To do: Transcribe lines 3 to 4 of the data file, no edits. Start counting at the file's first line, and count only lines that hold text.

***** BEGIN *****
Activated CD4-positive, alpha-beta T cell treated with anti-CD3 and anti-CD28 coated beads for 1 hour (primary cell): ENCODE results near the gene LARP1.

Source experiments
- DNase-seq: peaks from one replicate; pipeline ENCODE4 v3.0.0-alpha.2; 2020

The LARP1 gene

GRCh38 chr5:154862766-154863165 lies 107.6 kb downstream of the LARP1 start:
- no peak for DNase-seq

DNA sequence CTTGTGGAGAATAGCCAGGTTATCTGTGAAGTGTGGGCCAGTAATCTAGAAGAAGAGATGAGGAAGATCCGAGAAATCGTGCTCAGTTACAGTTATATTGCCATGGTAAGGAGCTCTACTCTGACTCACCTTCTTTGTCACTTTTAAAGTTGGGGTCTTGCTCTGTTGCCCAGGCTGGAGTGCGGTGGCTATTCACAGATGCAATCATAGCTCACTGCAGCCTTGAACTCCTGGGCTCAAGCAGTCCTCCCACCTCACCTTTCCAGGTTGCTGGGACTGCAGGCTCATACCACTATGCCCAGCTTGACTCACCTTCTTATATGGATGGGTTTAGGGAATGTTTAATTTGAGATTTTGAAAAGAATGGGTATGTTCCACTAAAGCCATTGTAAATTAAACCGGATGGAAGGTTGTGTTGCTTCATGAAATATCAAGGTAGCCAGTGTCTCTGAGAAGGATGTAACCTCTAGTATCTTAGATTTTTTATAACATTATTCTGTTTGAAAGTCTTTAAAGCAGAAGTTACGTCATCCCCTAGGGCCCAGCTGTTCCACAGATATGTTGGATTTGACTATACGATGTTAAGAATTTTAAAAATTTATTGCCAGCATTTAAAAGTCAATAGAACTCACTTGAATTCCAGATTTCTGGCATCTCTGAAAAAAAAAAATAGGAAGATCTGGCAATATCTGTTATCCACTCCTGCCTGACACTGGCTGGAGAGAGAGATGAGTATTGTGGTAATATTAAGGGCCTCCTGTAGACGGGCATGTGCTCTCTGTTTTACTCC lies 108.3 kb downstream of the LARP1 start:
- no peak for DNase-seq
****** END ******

- DNase-seq: peaks from one replicate; pipeline ENCODE4 v3.0.0-alpha.2; 2020

The LARP1 gene